By Emily Deryck, RPhT
Huntington’s Disease is a rare, incurable, genetic brain disorder. Triggered by a faulty gene which causes brain cells to break down, it leads to difficulties in physical, emotional, and thinking skills. Symptoms of Huntington’s Disease usually start to appear when people are in their 30s and 40s. A rarer form of the disease occurs in children or teens. If you have the Huntington disease gene, you will eventually develop the disease and your children have a 50% chance of acquiring it.
Early symptoms of Huntington’s Disease are:
- Mood swings
- Trouble driving
- Difficulty learning new things.
- Problems making decisions.
- Forgetting facts
- Trouble feeding oneself.
- Difficulty swallowing
- Strange and uncontrolled movements that are either slow or wild and jerking.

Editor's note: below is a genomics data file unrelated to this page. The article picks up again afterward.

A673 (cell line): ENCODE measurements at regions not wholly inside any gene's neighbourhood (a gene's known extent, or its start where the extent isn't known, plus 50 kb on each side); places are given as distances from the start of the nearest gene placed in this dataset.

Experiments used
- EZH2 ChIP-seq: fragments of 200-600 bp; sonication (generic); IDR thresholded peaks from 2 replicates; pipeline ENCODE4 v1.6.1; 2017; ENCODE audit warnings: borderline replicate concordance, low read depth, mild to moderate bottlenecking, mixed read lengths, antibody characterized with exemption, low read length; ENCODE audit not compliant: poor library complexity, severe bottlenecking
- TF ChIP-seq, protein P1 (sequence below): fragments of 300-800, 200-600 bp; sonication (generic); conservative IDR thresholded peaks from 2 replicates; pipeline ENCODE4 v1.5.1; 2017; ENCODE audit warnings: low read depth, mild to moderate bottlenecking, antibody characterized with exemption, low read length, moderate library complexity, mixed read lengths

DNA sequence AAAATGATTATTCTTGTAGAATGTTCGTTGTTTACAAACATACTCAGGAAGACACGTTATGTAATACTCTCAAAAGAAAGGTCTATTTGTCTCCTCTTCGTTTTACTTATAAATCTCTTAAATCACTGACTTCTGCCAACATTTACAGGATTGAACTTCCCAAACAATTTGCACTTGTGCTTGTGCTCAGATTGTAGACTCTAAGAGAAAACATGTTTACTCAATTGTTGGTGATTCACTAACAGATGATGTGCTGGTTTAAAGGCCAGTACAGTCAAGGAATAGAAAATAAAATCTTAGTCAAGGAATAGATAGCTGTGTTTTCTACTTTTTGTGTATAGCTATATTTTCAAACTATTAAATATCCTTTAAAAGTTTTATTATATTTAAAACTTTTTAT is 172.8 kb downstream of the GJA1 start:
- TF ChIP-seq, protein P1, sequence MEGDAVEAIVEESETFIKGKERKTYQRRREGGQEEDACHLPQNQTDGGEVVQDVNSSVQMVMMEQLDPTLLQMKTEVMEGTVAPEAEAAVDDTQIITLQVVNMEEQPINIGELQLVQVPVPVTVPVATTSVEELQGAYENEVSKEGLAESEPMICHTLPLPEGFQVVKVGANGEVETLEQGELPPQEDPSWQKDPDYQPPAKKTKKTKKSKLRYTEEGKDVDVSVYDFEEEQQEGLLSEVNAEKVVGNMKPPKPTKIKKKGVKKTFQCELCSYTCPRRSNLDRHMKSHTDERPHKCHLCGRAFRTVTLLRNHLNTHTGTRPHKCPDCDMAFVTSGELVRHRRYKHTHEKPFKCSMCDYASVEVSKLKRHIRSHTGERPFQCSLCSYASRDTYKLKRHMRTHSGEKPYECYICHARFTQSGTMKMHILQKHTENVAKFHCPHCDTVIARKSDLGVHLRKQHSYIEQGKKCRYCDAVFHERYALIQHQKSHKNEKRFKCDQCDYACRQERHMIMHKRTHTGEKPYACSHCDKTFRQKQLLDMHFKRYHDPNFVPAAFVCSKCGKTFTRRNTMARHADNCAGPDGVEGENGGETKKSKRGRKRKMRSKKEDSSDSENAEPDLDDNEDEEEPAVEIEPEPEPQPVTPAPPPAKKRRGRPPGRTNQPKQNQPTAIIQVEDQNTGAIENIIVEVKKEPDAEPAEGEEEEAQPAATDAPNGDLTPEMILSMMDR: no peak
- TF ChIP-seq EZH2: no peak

- Loss of memory and judgement
- Changes in speech
- Personality changes
- Disorientation and confusion
- Hallucinations, paranoia, and psychosis
In children, symptoms include Parkinson-like features:
- Slow movements
A thorough physical and neurological exam along with a family history of the disorder is used to diagnose Huntington’s Disease. CT, MRI, and PET scans can evaluate any brain cell damage and tissue loss. Special blood tests can determine the possibility of developing the disease.
Since there is no cure for Huntington’s Disease, the goal of treatment is to manage symptoms and maintain physical fitness for as long as possible. Drugs like haloperidol, tetrabenazine, and amantadine may be used to help control the unusual movements and help offset hallucinations and delusional thoughts. Antidepressants and antianxiety medications may also be prescribed. Research continues to develop new therapies which may prove helpful for those affected by this disease